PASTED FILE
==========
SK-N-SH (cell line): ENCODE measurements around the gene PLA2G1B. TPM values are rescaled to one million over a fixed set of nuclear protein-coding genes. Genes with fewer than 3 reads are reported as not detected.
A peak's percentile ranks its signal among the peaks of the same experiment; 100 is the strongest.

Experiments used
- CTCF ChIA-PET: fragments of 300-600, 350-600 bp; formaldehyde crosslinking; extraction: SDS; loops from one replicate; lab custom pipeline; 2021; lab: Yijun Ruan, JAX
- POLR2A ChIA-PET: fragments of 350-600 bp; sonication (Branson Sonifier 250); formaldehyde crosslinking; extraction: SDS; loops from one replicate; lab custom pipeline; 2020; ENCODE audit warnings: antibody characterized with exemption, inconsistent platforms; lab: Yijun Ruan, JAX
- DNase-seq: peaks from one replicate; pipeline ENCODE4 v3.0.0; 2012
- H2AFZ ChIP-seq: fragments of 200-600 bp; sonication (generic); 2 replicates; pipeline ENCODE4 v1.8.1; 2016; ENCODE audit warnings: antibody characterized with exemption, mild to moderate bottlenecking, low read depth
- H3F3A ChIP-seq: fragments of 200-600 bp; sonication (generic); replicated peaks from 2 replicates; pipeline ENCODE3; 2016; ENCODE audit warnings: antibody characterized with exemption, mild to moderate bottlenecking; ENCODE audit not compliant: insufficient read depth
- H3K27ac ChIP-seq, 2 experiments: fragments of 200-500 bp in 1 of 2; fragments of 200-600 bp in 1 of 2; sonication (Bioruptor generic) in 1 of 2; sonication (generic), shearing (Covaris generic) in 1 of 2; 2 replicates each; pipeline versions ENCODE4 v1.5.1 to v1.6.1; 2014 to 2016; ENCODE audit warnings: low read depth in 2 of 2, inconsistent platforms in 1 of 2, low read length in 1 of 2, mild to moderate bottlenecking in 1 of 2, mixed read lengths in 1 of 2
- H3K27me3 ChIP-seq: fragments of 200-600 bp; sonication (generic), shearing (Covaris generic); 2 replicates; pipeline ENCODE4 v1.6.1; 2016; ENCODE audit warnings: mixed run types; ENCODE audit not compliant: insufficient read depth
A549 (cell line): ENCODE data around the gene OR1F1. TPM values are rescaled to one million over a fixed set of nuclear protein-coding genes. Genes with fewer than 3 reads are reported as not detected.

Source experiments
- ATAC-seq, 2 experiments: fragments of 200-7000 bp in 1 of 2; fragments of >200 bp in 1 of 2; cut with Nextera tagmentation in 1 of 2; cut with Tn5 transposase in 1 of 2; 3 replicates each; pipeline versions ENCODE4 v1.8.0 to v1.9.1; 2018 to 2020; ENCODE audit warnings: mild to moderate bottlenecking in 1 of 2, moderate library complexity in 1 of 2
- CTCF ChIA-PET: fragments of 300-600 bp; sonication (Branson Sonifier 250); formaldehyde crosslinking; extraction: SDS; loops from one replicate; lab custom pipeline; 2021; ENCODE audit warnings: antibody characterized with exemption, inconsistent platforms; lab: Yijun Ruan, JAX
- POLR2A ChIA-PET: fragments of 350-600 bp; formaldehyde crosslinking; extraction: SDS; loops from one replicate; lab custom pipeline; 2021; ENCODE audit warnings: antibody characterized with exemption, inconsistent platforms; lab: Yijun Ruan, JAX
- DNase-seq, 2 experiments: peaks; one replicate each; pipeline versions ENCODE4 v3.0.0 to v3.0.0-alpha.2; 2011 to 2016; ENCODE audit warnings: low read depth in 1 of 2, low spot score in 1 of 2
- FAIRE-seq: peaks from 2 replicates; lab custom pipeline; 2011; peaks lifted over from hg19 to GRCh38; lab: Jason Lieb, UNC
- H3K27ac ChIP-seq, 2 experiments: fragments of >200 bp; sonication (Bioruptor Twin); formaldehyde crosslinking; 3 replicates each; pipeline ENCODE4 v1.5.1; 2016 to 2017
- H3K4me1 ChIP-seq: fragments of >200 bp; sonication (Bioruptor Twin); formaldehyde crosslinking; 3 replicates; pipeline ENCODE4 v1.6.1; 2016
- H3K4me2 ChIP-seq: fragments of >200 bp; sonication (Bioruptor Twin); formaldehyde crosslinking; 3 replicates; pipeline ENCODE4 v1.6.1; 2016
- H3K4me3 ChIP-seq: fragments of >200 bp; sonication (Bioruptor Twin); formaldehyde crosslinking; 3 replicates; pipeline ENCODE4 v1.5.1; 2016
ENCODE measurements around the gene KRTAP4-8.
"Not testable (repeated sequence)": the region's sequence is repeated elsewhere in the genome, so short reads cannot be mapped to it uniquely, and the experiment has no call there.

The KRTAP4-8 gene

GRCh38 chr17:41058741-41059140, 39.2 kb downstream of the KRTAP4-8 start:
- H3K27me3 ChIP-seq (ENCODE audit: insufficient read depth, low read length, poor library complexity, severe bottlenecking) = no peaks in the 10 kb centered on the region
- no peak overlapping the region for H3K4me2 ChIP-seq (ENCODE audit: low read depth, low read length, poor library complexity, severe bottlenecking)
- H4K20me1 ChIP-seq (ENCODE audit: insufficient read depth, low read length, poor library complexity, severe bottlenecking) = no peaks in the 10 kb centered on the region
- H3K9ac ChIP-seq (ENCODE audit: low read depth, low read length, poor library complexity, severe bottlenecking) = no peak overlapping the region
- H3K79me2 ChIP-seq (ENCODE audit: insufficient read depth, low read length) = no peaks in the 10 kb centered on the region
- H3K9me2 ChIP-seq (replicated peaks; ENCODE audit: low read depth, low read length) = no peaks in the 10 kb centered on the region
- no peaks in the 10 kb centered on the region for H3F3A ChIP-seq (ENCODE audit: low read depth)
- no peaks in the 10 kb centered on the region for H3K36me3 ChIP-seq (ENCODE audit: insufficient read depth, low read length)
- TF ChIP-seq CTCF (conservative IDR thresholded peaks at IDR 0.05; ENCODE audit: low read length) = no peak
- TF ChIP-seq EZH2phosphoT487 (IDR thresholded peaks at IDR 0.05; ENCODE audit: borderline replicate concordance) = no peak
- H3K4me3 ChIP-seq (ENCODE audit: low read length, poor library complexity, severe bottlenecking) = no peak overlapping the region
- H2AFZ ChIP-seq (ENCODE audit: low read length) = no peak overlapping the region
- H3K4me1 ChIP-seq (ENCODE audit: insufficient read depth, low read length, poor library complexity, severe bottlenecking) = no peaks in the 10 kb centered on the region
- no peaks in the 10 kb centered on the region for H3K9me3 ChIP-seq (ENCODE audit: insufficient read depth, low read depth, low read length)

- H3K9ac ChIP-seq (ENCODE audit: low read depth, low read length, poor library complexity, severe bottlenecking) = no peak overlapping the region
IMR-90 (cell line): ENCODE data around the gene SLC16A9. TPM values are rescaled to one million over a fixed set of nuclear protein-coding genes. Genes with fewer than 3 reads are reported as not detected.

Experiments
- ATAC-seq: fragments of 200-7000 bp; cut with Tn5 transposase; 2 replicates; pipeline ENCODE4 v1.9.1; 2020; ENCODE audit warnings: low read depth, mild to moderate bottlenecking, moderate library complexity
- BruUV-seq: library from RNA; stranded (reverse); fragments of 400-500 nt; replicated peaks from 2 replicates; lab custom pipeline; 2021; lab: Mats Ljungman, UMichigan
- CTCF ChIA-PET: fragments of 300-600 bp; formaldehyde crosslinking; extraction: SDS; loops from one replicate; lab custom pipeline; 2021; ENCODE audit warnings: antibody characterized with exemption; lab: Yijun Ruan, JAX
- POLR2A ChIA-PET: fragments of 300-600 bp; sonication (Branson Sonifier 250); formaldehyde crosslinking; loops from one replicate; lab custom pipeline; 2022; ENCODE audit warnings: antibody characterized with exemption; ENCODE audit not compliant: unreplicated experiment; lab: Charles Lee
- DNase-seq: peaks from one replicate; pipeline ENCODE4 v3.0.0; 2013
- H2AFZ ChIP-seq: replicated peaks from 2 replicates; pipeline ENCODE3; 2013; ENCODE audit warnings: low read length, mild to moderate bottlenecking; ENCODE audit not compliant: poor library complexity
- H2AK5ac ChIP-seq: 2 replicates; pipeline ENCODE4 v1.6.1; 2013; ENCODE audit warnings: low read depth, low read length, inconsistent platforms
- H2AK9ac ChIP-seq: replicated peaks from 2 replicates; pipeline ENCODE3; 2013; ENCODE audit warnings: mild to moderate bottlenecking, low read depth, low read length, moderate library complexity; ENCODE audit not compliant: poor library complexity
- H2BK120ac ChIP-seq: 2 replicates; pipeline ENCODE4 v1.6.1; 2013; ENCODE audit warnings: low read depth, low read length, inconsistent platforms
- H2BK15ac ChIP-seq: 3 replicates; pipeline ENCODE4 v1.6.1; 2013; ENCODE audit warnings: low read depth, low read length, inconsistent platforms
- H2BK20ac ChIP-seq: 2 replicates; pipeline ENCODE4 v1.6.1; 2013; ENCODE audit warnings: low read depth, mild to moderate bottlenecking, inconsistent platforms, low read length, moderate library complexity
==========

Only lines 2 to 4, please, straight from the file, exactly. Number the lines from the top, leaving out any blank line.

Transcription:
A peak's percentile ranks its signal among the peaks of the same experiment; 100 is the strongest.

Experiments used
- CTCF ChIA-PET: fragments of 300-600, 350-600 bp; formaldehyde crosslinking; extraction: SDS; loops from one replicate; lab custom pipeline; 2021; lab: Yijun Ruan, JAX